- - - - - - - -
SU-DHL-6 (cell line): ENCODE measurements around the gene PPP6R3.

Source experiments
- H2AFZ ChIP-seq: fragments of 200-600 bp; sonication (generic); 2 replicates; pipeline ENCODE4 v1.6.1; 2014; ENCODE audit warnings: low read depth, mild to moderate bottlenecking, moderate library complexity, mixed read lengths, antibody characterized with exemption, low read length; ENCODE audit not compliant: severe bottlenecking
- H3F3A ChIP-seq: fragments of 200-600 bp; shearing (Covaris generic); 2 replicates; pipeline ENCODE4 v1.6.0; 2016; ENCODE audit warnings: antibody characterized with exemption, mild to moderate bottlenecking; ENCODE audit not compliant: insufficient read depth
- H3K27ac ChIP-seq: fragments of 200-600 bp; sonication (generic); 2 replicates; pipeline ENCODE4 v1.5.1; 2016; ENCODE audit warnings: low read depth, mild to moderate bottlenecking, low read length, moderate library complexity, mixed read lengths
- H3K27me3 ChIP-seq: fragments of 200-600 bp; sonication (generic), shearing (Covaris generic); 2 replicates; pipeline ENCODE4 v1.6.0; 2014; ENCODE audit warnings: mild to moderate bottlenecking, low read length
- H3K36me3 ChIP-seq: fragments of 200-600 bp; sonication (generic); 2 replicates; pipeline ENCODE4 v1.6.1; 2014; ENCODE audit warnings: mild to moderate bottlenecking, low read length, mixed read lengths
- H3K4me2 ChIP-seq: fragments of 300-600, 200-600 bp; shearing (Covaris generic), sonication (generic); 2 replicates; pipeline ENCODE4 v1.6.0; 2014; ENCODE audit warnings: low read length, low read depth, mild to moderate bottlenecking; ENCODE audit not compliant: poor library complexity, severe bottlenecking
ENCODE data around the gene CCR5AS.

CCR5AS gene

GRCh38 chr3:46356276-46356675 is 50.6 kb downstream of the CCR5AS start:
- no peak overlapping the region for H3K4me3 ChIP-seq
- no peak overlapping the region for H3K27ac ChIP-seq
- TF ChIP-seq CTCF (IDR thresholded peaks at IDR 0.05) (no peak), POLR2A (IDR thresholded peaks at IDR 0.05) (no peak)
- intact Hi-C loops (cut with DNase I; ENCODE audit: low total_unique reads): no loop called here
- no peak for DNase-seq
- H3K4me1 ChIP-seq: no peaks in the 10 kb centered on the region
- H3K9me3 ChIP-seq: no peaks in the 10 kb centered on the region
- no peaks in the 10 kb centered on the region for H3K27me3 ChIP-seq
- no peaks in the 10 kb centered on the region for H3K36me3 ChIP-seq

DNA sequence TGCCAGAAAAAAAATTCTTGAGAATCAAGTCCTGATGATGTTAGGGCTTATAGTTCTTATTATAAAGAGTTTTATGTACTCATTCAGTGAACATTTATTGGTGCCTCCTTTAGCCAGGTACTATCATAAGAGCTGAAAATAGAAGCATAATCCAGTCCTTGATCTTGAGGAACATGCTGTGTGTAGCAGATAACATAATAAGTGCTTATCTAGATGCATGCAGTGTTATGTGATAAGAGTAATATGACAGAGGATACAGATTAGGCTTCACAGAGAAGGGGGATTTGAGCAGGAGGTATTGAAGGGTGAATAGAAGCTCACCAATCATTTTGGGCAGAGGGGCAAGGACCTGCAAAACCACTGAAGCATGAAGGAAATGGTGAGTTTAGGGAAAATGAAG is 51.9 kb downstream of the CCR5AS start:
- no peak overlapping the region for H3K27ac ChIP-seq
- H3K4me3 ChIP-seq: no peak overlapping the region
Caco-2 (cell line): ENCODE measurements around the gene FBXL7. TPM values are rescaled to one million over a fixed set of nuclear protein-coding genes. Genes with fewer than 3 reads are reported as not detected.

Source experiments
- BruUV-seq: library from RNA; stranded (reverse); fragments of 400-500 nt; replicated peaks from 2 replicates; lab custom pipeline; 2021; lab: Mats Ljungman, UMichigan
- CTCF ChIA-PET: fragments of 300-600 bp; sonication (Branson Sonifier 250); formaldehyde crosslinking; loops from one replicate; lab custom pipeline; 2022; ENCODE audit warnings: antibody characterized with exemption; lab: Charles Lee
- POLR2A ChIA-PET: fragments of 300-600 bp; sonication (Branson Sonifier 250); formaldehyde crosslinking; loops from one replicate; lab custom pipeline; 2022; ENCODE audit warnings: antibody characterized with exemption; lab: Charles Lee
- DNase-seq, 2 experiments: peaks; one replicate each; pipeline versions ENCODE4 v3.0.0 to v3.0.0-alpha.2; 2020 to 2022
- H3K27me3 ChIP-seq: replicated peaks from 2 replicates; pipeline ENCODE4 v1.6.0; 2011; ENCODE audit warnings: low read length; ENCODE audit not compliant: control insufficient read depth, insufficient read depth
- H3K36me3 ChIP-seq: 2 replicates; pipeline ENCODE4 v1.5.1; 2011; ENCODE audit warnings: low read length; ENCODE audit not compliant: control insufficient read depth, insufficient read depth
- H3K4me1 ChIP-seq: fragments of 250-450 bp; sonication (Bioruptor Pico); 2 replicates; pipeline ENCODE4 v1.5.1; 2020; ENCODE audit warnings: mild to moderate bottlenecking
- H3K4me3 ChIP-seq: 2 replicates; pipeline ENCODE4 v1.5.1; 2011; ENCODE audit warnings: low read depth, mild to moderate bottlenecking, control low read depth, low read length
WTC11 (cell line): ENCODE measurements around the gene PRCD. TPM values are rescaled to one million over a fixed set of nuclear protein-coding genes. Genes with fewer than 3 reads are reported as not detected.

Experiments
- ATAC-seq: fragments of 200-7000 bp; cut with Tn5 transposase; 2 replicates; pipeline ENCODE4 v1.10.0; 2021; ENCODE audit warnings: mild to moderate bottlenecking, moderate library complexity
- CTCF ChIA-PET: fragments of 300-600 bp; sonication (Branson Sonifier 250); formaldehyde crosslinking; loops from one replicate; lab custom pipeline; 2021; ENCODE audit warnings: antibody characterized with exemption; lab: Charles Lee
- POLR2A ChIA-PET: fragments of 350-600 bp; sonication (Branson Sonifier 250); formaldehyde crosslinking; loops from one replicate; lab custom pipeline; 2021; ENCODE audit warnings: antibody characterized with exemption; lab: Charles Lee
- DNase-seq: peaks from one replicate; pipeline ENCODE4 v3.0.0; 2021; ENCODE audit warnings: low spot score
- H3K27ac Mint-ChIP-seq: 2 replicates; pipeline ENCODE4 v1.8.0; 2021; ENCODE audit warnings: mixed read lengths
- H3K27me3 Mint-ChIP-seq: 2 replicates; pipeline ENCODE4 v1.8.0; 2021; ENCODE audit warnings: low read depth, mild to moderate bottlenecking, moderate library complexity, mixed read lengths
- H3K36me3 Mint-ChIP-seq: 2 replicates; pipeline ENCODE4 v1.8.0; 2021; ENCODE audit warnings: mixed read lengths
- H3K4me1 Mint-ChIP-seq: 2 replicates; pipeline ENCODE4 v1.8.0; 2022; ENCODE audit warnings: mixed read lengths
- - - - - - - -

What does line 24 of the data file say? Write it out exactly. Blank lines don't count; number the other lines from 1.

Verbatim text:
Caco-2 (cell line): ENCODE measurements around the gene FBXL7. TPM values are rescaled to one million over a fixed set of nuclear protein-coding genes. Genes with fewer than 3 reads are reported as not detected.